Thursday, October 5, 2017

Trump's Plan to Decertify Iran's Compliance With Nuclear Deal Backed by National Security Advisors



NCRI - While Donald Trump has reportedly been keen to decertify Iran’s compliance with the 2015 nuclear agreement ever since he took office (and even before), his advisors have always stepped in to stop him at both of the previous certification deadlines.
However, in the run-up to the October 15 deadline, all that appears to have changed and his national security team are now reportedly advising him to decertify Iran.
On October 3, US Defence Secretary Jim Mattis said that the nuclear deal is only in the US’s best interests if Iran is sticking by the agreement
As part of a compromise, Trump’s team have agreed to mark Iran as non-compliant with the deal (as all evidence suggests is the truth) without asking Congress to re-impose sanctions.
An Iran policy expert said: “One of the options [presented to the president] is to decertify, continue to waive the statutory sanctions, slap on new non-nuclear sanctions, roll out a new strategy, and then make the case to the Hill that this is not the time to reinstate the nuclear sanctions and there will be a broader strategy to strengthen the deal.”
It is believed that this will strike a blow to the belligerence of the Iranian Regime, who believe that they can get away with anything, without actually causing Iran to withdraw from the deal and restart their nuclear weapons programme “within hours” as threatened earlier this year by Iranian President Hassan Rouhani, who rejected any attempts at renegotiation.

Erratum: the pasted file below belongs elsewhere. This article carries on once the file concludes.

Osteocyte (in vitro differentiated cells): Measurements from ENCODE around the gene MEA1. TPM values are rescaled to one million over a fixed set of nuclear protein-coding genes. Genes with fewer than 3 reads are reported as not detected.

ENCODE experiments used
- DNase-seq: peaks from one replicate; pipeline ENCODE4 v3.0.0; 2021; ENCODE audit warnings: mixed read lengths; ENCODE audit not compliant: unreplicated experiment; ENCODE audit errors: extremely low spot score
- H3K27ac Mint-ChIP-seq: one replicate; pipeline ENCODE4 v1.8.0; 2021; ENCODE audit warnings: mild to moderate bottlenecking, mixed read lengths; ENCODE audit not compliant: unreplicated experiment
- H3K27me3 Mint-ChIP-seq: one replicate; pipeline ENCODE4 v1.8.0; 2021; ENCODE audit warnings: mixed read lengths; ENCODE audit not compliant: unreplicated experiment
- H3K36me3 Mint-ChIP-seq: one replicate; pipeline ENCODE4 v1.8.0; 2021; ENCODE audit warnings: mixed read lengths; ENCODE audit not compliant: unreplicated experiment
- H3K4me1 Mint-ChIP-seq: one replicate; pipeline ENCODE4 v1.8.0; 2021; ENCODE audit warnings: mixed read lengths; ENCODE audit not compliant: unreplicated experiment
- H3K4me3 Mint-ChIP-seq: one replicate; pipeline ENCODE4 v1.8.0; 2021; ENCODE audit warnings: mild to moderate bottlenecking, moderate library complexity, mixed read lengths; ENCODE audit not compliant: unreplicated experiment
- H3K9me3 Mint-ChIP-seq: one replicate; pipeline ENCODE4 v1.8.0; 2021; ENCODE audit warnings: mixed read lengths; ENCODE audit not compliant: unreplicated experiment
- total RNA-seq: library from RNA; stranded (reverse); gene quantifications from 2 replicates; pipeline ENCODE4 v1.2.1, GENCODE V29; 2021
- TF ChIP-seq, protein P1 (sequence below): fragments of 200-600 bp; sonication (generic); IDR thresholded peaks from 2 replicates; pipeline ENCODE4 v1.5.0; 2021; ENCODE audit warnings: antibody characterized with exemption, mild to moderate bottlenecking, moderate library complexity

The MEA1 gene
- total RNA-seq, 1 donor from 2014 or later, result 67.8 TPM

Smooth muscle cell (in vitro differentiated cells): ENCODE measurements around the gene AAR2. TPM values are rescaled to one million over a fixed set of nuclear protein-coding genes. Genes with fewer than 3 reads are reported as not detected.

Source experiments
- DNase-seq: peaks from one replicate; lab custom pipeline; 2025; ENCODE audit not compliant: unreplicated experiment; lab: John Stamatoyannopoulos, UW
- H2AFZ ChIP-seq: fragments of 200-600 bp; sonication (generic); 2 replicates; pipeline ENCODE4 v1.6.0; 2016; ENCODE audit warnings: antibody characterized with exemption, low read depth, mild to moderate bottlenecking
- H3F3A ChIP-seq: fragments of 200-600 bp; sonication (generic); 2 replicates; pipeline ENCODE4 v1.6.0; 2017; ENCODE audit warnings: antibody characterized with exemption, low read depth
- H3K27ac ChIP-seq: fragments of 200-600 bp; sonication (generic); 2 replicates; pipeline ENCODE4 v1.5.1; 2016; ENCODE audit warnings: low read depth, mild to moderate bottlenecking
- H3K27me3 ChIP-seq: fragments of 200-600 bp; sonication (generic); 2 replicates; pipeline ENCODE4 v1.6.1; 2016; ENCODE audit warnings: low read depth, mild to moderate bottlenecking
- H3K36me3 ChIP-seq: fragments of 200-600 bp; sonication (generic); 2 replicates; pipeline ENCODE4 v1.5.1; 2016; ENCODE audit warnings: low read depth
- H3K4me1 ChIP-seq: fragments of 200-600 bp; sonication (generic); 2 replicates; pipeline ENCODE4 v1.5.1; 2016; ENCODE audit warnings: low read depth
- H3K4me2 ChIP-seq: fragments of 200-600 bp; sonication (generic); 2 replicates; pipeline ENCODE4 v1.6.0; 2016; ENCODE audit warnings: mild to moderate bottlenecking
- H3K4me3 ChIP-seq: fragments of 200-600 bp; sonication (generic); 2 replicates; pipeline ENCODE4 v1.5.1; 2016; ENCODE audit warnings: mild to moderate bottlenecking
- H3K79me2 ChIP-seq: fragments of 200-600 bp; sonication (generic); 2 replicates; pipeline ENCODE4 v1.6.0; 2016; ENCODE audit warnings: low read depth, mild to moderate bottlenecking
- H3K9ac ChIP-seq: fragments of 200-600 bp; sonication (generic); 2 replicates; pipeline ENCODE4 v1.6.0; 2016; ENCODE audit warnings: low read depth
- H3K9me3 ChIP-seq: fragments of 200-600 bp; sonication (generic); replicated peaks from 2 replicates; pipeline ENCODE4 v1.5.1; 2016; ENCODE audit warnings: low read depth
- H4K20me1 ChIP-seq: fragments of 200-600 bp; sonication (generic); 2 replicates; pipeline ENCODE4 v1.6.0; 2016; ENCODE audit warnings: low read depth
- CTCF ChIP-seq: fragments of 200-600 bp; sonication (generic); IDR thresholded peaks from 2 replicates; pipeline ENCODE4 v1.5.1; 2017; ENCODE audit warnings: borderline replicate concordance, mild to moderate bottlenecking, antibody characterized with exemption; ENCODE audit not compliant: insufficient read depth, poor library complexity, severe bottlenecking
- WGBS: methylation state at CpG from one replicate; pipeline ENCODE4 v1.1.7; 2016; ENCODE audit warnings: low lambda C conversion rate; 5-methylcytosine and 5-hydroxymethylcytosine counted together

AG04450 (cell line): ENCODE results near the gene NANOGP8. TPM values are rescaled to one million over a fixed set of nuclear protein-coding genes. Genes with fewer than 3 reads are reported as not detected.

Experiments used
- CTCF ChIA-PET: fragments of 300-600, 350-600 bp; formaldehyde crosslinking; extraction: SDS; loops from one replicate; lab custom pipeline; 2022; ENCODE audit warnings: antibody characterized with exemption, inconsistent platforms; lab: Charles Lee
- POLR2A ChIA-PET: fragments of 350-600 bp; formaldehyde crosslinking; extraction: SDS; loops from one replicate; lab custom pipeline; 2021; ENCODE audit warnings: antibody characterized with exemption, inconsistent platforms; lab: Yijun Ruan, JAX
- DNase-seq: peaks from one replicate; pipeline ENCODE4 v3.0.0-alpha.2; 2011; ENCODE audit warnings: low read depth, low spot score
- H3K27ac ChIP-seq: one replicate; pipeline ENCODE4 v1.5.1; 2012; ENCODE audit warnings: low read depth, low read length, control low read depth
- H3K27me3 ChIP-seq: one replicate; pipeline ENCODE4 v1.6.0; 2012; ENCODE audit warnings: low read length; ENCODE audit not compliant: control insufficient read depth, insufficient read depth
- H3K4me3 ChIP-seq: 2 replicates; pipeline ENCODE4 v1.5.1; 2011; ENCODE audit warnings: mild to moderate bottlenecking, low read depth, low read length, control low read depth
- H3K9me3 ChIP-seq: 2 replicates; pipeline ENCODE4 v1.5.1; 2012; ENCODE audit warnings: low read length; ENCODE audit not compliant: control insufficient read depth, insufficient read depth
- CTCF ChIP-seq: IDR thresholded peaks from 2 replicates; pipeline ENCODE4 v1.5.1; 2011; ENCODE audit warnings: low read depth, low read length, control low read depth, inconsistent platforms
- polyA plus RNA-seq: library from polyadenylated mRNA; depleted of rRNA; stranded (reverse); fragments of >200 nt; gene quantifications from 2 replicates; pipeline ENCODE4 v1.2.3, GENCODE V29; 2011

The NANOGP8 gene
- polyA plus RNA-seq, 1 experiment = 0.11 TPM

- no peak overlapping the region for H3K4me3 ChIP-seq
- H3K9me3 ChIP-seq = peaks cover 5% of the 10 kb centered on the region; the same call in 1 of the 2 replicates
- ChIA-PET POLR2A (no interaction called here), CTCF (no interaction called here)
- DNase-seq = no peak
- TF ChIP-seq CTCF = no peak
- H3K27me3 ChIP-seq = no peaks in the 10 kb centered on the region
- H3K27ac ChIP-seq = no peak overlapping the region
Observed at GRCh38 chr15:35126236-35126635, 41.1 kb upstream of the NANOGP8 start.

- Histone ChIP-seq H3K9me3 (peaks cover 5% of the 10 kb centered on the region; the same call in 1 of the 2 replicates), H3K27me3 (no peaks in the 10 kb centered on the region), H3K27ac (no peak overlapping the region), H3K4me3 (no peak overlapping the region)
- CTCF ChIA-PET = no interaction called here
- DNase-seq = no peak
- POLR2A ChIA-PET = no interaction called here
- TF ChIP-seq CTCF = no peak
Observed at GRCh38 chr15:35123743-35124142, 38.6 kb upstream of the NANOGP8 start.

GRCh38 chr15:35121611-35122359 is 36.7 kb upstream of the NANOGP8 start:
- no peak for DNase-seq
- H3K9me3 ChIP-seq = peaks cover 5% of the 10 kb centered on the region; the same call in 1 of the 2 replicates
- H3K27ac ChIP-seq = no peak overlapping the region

Supporters of the agreement fear that the collapse of the nuclear deal could trigger an arms race and increase tensions in the Middle East, discourage countries like North Korea from trusting the US, and alienate European allies who want to keep to the deal.
However, it is worth noting that the Iranian Regime is consistently working to destabilise the Middle East, that North Korea does not trust the US in the first place (and likely never will) and that European allies have been convinced to support the US over the Iranian Regime in the past and will likely do so again.
The 2015 agreement, which Trump has called “the worst deal ever” and an “embarrassment”, lifted tough economic sanctions on Iran in order to obtain restrictions on the country’s nuclear weapons program.
It was signed by the US, the UK, France, Germany, the European Union, Russia, China and Iran, and endorsed by the United Nations.
If Trump refuses to certify Iran, Congress has up to 60 to decided whether or not to re-impose sanctions on Iran, but if the national security team’s plan it followed through with, it is believed that the deal will remain in place and that the US and its European allies will continue to ramp up pressure on Iran.

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